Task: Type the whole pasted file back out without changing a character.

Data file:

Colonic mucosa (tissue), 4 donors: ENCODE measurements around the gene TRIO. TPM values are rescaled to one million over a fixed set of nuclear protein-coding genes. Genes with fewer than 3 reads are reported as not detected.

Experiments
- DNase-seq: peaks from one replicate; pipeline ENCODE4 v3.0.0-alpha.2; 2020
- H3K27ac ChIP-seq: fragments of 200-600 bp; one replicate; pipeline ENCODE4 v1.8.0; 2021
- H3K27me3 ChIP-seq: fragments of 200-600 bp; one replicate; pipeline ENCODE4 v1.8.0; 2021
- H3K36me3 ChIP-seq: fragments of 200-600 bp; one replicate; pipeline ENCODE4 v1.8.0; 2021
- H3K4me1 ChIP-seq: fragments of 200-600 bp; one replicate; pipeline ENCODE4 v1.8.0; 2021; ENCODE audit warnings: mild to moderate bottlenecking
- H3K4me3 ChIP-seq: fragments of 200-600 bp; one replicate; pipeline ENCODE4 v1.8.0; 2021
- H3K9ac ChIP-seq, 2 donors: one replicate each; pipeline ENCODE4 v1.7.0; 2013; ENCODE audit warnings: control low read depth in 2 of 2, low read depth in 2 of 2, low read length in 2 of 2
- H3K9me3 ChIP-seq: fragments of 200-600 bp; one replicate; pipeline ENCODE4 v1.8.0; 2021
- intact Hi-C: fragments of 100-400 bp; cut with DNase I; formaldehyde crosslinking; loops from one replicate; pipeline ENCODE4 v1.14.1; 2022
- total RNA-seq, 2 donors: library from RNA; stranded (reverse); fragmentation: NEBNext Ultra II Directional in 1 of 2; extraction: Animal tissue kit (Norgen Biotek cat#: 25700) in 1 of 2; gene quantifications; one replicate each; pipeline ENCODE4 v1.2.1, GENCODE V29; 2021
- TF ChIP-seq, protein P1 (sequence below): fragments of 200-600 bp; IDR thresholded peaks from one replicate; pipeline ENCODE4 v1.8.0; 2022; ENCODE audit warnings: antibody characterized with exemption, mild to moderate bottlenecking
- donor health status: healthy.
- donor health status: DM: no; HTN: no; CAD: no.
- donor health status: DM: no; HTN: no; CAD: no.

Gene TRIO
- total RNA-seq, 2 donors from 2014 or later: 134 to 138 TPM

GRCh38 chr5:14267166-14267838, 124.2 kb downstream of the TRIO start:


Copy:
Colonic mucosa (tissue), 4 donors: ENCODE measurements around the gene TRIO. TPM values are rescaled to one million over a fixed set of nuclear protein-coding genes. Genes with fewer than 3 reads are reported as not detected.

Experiments
- DNase-seq: peaks from one replicate; pipeline ENCODE4 v3.0.0-alpha.2; 2020
- H3K27ac ChIP-seq: fragments of 200-600 bp; one replicate; pipeline ENCODE4 v1.8.0; 2021
- H3K27me3 ChIP-seq: fragments of 200-600 bp; one replicate; pipeline ENCODE4 v1.8.0; 2021
- H3K36me3 ChIP-seq: fragments of 200-600 bp; one replicate; pipeline ENCODE4 v1.8.0; 2021
- H3K4me1 ChIP-seq: fragments of 200-600 bp; one replicate; pipeline ENCODE4 v1.8.0; 2021; ENCODE audit warnings: mild to moderate bottlenecking
- H3K4me3 ChIP-seq: fragments of 200-600 bp; one replicate; pipeline ENCODE4 v1.8.0; 2021
- H3K9ac ChIP-seq, 2 donors: one replicate each; pipeline ENCODE4 v1.7.0; 2013; ENCODE audit warnings: control low read depth in 2 of 2, low read depth in 2 of 2, low read length in 2 of 2
- H3K9me3 ChIP-seq: fragments of 200-600 bp; one replicate; pipeline ENCODE4 v1.8.0; 2021
- intact Hi-C: fragments of 100-400 bp; cut with DNase I; formaldehyde crosslinking; loops from one replicate; pipeline ENCODE4 v1.14.1; 2022
- total RNA-seq, 2 donors: library from RNA; stranded (reverse); fragmentation: NEBNext Ultra II Directional in 1 of 2; extraction: Animal tissue kit (Norgen Biotek cat#: 25700) in 1 of 2; gene quantifications; one replicate each; pipeline ENCODE4 v1.2.1, GENCODE V29; 2021
- TF ChIP-seq, protein P1 (sequence below): fragments of 200-600 bp; IDR thresholded peaks from one replicate; pipeline ENCODE4 v1.8.0; 2022; ENCODE audit warnings: antibody characterized with exemption, mild to moderate bottlenecking
- donor health status: healthy.
- donor health status: DM: no; HTN: no; CAD: no.
- donor health status: DM: no; HTN: no; CAD: no.

Gene TRIO
- total RNA-seq, 2 donors from 2014 or later: 134 to 138 TPM

GRCh38 chr5:14267166-14267838, 124.2 kb downstream of the TRIO start: